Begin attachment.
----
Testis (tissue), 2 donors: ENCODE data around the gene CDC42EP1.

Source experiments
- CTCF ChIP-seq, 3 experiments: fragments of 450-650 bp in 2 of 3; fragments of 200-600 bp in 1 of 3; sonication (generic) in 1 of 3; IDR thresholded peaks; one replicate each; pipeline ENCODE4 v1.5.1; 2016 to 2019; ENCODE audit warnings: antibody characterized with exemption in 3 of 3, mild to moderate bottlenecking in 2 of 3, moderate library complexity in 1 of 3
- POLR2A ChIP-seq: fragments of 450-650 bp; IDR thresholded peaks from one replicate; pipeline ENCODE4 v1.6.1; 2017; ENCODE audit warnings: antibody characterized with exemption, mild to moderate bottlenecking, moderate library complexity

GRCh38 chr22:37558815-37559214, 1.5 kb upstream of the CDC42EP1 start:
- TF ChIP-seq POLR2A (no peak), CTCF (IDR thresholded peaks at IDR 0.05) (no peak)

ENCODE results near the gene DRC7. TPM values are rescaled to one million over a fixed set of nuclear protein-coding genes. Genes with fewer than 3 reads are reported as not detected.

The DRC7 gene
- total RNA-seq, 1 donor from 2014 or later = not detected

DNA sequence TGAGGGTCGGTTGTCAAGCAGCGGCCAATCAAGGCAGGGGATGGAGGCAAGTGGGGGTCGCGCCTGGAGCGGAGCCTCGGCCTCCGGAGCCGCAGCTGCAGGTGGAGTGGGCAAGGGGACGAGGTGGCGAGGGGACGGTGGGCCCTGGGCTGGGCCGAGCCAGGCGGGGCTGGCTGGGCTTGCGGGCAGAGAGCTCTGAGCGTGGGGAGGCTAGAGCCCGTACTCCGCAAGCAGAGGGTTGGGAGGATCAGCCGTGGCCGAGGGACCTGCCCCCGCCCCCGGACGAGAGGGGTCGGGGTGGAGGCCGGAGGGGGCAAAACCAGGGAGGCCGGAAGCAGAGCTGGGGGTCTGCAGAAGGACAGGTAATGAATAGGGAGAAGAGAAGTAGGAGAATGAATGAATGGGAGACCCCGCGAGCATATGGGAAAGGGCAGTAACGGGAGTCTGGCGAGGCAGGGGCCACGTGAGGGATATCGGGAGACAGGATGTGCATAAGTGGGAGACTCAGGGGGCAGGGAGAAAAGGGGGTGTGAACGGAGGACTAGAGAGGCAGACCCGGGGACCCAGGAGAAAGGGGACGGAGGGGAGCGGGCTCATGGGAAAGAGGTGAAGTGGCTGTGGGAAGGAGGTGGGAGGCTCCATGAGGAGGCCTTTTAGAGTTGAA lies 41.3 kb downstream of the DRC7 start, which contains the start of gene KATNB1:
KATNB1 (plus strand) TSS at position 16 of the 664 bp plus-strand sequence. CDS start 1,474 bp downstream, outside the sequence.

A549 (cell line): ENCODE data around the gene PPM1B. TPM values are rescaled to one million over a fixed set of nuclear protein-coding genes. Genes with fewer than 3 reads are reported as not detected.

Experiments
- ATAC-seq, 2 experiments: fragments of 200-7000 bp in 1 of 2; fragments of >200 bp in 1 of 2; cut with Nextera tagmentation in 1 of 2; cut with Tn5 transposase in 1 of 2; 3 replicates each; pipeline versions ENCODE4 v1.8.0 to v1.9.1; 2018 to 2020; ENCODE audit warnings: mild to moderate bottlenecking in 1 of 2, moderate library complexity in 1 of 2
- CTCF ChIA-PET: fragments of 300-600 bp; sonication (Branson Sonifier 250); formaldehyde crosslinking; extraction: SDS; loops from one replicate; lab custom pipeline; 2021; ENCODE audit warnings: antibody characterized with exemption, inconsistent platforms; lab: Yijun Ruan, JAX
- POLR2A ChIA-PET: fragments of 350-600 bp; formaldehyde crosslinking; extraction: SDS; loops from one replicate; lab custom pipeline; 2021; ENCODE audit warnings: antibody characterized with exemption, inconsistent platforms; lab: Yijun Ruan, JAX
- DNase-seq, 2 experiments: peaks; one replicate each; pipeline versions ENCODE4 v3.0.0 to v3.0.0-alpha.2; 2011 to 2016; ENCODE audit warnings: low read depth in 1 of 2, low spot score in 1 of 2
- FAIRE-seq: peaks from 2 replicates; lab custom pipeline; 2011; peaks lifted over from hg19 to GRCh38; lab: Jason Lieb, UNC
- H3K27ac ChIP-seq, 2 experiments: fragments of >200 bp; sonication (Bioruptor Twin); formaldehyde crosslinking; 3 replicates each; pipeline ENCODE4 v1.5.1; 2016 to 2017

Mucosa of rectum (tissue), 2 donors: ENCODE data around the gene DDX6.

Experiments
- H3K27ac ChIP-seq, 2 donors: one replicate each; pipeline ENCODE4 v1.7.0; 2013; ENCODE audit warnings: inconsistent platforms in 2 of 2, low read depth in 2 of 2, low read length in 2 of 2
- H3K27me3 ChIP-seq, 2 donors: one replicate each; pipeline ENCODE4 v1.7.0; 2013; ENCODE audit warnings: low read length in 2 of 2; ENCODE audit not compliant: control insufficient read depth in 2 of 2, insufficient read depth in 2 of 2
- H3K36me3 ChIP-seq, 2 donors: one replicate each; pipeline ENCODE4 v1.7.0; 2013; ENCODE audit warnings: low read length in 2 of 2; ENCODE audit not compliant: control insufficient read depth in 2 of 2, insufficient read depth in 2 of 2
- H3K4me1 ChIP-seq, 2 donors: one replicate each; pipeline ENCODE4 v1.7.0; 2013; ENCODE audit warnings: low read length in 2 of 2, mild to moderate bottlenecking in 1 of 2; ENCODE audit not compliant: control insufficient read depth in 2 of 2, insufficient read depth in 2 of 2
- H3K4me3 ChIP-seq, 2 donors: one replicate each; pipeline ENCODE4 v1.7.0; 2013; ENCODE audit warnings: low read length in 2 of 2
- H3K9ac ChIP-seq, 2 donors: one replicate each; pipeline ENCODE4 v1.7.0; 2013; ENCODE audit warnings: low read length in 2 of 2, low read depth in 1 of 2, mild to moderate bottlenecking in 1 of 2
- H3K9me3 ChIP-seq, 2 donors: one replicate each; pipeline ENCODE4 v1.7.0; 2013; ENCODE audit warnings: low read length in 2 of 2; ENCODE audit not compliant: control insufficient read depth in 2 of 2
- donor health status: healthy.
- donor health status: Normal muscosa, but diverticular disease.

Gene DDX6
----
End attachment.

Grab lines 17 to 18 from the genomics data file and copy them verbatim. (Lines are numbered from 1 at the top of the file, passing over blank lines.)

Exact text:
- DNase-seq, 2 experiments: peaks; one replicate each; pipeline versions ENCODE4 v3.0.0 to v3.0.0-alpha.2; 2011 to 2016; ENCODE audit warnings: low read depth in 1 of 2, low spot score in 1 of 2
- FAIRE-seq: peaks from 2 replicates; lab custom pipeline; 2011; peaks lifted over from hg19 to GRCh38; lab: Jason Lieb, UNC